The following examples serve to illustrate certain embodiments and aspects of the present invention.

In order to check various oxygen scavenging compositions for catalytic activity, a test procedure was developed which utilised apparatus to determine oxygen concentration versus residence time in a 3.5 liter test reactor receiving a typical gas blend of approximately 1% oxygen, approximately 3% hydrogen and the balance carbon dioxide and/or nitrogen.

Notes:

1. The activity of the scavengers tested in the following Examples is expressed as the time (T50) taken for the oxygen content of the test gas to be reduced by 50%.

2. In each Example, the reduction in oxygen content was measured beyond T50 but each experiment was stopped before total oxygen removal was achieved.

EXAMPLE 1

10 mg of 10% Pd on carbon (moisture content 12.2%) was dispersed in 300 μl of 5% w/w ethyl cellulose in IMS. The sample was subjected to high shear mixing and then spread into a film on Mylar polyester sheet and left to air dry. This scavenger composition had a T50 of 36 minutes and furthermore reduced the oxygen content of the test gas to 0.3% in 60 minutes.

EXAMPLE 2

The scavenger composition of Example 1 was prepared with no high shear mixing. This time the scavenger composition again had a T50 of 36 minutes and furthermore reduced the oxygen content of the test gas to 0.19% in 84 minutes.

EXAMPLE 3

10 mg of 10% Pd on carbon (moisture content 12.2%) was dispersed in 300 μl of 10% w/w PVB in IMS and spread into a film on Mylar and left to air dry. This scavenger composition had a T50 of 52 minutes and furthermore, reduced the oxygen content of the test gas to 0.31% in 123 minutes.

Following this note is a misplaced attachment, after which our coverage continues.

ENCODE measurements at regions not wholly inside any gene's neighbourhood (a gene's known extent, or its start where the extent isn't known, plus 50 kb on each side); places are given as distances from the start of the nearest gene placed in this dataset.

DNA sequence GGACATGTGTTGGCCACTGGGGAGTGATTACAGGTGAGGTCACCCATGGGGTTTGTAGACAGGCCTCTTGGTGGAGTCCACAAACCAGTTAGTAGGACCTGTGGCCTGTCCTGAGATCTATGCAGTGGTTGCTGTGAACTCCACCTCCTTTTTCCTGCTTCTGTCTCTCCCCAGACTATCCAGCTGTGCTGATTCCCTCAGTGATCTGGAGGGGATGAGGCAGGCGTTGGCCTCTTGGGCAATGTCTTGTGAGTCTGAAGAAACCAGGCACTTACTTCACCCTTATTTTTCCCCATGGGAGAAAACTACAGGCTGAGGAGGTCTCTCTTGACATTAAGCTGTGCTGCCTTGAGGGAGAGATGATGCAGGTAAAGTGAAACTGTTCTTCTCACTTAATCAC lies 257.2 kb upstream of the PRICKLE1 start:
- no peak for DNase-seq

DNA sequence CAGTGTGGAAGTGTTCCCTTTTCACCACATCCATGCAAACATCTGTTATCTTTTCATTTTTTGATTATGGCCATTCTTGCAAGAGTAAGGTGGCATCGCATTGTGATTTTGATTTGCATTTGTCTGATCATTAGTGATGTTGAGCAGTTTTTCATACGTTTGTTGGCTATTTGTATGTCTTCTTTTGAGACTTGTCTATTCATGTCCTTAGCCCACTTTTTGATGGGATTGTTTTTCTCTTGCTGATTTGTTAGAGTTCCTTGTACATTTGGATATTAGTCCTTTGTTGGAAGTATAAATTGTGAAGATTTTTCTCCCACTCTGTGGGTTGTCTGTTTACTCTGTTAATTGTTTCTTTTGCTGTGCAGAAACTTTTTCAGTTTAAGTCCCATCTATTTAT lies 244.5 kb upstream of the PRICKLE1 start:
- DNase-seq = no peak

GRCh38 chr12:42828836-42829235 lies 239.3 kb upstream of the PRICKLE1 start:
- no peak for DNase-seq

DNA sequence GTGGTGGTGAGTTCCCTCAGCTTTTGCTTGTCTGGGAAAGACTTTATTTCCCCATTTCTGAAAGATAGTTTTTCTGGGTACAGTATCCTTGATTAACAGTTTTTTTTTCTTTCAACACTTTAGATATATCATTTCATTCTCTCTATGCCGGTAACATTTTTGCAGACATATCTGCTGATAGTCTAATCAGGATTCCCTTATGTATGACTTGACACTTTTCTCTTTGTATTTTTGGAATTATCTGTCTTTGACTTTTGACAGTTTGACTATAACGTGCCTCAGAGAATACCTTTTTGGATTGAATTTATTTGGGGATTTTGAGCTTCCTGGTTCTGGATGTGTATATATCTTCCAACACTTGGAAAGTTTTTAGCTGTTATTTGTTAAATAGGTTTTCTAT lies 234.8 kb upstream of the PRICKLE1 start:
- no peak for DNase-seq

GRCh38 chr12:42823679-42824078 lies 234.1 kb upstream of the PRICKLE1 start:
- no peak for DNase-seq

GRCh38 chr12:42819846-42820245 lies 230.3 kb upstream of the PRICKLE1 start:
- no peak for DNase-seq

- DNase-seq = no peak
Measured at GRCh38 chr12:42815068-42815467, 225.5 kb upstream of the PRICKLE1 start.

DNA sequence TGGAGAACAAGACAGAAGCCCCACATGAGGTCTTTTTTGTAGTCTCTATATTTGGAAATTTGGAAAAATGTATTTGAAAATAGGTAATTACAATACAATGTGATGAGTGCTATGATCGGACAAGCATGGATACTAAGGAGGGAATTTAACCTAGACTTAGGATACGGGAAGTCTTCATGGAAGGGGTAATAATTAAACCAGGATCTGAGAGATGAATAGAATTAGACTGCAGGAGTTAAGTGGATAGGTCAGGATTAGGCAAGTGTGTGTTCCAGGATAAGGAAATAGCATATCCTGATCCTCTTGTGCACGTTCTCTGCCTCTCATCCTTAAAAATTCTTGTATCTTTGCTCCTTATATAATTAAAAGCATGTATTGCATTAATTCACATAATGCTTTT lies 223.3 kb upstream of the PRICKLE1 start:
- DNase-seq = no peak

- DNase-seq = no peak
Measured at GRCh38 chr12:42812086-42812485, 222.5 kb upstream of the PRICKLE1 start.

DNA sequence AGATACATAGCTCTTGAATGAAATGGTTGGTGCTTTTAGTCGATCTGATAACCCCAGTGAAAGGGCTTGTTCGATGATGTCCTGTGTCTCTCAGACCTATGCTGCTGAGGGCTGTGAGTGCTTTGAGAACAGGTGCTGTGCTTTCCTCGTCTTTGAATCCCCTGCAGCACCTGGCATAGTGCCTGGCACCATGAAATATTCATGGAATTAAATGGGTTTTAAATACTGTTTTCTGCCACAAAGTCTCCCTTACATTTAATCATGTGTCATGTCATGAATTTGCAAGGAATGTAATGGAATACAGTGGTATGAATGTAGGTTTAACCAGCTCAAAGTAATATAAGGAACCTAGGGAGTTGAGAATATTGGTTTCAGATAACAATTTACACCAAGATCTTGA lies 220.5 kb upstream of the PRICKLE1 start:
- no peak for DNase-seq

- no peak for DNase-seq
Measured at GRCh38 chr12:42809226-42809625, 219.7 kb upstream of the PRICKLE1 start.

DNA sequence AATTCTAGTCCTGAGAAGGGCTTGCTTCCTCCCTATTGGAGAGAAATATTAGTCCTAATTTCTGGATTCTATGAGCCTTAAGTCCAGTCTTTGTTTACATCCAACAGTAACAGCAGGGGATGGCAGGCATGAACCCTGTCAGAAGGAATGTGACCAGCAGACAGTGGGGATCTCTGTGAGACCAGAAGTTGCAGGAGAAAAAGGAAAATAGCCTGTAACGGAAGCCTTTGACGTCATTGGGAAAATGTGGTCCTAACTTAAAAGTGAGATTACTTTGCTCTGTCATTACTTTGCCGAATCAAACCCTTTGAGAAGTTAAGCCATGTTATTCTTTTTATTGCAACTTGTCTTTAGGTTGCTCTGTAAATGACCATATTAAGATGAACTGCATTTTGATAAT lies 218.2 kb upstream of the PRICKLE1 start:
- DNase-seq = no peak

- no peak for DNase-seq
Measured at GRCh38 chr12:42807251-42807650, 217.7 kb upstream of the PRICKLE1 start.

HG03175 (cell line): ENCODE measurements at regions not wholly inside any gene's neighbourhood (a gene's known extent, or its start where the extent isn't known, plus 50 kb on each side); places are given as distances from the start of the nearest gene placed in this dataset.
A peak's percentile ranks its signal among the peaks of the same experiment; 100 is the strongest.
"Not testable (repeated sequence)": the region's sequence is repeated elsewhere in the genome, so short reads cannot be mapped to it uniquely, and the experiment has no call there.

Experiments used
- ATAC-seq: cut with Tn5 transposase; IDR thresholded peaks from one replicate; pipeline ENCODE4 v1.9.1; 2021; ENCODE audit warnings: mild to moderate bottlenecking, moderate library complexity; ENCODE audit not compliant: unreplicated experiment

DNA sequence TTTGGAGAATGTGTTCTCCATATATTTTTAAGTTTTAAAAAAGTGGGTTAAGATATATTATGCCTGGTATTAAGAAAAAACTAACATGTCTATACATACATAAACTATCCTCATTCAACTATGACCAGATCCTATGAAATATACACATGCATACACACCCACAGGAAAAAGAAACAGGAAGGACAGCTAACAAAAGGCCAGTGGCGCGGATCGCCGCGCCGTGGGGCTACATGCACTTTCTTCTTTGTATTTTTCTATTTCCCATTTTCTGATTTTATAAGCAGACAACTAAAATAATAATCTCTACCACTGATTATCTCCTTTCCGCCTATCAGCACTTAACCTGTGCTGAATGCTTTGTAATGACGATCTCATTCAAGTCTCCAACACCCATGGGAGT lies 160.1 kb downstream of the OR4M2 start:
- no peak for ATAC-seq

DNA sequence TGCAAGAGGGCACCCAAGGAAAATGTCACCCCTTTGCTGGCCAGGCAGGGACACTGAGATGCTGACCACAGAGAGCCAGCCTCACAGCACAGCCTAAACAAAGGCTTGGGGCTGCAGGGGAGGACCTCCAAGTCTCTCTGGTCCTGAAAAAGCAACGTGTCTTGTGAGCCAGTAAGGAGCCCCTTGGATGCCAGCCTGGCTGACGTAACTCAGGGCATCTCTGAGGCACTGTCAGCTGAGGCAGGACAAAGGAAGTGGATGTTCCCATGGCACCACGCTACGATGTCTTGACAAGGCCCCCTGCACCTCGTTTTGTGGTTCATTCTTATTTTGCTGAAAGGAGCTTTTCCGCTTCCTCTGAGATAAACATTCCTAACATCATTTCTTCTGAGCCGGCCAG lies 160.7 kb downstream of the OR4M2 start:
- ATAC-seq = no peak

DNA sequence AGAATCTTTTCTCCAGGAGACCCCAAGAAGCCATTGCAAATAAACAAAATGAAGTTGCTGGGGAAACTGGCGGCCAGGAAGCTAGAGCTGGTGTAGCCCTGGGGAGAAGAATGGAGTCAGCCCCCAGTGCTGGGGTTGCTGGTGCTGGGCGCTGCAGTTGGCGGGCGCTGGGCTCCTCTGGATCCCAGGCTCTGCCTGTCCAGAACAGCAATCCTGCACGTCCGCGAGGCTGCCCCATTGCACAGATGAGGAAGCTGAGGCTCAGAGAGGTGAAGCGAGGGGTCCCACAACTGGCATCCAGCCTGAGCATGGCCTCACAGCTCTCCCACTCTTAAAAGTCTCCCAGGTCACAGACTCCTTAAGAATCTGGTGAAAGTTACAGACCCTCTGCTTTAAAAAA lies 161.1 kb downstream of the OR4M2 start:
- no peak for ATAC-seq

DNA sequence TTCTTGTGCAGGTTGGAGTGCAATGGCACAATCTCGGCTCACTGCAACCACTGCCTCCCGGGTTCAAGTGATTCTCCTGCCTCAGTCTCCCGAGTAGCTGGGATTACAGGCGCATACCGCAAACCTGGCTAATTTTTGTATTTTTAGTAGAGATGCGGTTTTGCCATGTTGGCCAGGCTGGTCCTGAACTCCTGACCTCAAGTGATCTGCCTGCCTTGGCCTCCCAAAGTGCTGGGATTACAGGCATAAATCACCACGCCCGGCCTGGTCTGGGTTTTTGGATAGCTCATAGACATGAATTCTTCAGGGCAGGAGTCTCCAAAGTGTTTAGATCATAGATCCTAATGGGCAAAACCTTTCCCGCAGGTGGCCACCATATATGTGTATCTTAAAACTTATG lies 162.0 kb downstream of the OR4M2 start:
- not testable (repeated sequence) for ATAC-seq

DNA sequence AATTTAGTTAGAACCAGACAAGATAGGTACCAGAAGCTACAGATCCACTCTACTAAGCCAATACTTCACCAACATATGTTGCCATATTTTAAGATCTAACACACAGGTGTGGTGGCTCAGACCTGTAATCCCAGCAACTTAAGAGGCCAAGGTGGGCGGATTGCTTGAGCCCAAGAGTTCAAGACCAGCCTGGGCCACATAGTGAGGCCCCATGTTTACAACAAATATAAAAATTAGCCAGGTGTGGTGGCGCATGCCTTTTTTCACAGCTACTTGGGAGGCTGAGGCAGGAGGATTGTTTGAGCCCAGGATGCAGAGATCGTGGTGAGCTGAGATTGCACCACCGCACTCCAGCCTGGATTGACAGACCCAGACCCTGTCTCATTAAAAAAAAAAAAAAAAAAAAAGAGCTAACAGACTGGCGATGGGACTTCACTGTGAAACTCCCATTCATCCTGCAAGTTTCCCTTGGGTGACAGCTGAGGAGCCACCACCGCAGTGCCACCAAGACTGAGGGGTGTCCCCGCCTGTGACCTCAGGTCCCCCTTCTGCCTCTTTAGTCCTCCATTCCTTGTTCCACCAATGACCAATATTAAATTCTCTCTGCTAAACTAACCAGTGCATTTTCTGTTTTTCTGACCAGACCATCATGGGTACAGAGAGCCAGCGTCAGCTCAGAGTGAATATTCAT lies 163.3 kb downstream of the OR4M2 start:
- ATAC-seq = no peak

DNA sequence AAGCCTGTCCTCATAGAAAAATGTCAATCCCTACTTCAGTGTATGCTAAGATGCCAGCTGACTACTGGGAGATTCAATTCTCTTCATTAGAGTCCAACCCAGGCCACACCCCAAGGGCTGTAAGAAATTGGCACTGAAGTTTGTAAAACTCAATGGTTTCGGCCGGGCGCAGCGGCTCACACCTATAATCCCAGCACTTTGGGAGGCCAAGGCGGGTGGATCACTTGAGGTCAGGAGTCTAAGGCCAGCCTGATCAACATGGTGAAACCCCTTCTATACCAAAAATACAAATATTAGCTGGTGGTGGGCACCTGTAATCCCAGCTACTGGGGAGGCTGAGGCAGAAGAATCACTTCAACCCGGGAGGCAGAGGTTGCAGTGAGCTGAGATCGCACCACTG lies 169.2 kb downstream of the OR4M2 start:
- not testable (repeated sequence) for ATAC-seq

EXAMPLE 4

A solution of 10% polyurethane in 10% methyl ethyl ketone/ethyl acetate (9:1) was prepared (5 g polyurethane made up to 50 g with the methyl ethyl ketone/ethyl acetate solvent (9:1). 3 g of 10% Pd on carbon (moisture content 57%) was dispersed in 39 ml of the aforementioned solution and the resulting suspension was subjected to high shear mixing for 10 minutes. This catalyst suspension was then sprayed onto 25 μm polyurethane film and left to air dry. This scavenger had a T50 of approximately 90 minutes and furthermore reduced the oxygen content of the test gas to 0.08% in 360 minutes.

EXAMPLE 5

Example 4 above was repeated using a 5% polyurethane mixture instead of a 10% polyurethane mixture. The catalyst suspension was sprayed onto 150 μm polyurethane film and left to air dry. A piece of film 34.02 cm2 and weighing 0.71 g when tested for catalytic activity had a T50 of approximately 10 minutes and furthermore reduced the oxygen content of the test gas to 0.13% in 75 minutes.

A piece of film exactly half the size (17.01 cm2) when tested for catalytic activity had a T50 of approximately 75 minutes and furthermore reduced the oxygen content of the test gas to 0.23% in 110 minutes.